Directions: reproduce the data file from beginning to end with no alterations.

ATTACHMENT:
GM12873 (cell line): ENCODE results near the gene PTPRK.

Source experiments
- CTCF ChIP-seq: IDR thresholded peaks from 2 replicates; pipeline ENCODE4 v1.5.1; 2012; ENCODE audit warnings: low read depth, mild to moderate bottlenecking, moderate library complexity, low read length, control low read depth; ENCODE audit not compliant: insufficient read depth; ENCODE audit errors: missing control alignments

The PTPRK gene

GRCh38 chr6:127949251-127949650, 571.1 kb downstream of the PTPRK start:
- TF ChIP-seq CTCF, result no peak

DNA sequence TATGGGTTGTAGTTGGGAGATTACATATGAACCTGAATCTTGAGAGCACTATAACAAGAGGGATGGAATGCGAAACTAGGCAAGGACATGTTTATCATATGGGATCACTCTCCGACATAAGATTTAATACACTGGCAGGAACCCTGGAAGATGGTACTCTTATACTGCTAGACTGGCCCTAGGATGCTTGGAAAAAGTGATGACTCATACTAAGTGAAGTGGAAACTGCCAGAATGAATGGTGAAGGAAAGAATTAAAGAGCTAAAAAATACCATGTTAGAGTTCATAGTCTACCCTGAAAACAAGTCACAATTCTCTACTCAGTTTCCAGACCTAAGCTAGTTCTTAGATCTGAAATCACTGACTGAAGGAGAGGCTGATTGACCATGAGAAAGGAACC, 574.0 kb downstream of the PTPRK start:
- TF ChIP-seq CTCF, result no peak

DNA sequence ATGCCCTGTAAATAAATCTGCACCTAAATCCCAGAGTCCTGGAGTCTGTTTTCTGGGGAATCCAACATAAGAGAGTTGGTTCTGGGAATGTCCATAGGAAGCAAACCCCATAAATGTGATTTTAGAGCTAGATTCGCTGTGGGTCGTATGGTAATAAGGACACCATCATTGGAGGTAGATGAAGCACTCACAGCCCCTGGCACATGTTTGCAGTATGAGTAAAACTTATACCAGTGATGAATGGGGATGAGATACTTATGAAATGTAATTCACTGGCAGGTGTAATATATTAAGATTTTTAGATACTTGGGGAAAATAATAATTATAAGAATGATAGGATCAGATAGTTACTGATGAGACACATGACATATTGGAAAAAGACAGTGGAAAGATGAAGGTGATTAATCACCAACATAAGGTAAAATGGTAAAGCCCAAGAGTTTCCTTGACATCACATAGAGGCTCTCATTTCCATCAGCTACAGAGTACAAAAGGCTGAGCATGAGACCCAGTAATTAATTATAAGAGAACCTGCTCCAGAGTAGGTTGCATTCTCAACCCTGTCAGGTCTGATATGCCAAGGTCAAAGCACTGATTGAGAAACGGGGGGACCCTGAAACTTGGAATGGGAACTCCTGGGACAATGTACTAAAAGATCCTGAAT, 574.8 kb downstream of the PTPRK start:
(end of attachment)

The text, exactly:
GM12873 (cell line): ENCODE results near the gene PTPRK.

Source experiments
- CTCF ChIP-seq: IDR thresholded peaks from 2 replicates; pipeline ENCODE4 v1.5.1; 2012; ENCODE audit warnings: low read depth, mild to moderate bottlenecking, moderate library complexity, low read length, control low read depth; ENCODE audit not compliant: insufficient read depth; ENCODE audit errors: missing control alignments

The PTPRK gene

GRCh38 chr6:127949251-127949650, 571.1 kb downstream of the PTPRK start:
- TF ChIP-seq CTCF, result no peak

DNA sequence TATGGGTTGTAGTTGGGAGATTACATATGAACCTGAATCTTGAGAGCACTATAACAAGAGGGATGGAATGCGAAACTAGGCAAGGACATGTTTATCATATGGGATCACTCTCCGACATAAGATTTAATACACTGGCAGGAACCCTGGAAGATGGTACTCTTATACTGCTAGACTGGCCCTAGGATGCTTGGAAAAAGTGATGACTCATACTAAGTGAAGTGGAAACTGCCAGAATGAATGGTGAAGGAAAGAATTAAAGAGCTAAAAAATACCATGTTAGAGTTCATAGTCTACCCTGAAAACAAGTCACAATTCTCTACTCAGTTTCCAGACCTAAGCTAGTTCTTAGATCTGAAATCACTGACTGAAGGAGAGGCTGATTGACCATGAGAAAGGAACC, 574.0 kb downstream of the PTPRK start:
- TF ChIP-seq CTCF, result no peak

DNA sequence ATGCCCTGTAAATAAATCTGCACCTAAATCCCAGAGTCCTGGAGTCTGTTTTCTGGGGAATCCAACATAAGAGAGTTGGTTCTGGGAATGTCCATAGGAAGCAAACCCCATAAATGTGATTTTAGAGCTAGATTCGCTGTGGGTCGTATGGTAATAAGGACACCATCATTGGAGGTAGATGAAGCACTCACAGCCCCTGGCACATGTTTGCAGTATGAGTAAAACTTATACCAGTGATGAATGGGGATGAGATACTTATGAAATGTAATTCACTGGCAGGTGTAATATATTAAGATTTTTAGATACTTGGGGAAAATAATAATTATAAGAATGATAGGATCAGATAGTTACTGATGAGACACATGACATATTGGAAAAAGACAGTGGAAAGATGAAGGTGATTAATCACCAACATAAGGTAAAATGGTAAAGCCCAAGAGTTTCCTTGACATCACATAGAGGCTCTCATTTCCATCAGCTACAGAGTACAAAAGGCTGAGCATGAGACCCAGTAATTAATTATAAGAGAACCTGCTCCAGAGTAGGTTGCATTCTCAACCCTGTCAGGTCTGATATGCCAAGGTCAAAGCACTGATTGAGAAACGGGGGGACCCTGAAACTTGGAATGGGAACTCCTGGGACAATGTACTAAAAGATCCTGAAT, 574.8 kb downstream of the PTPRK start: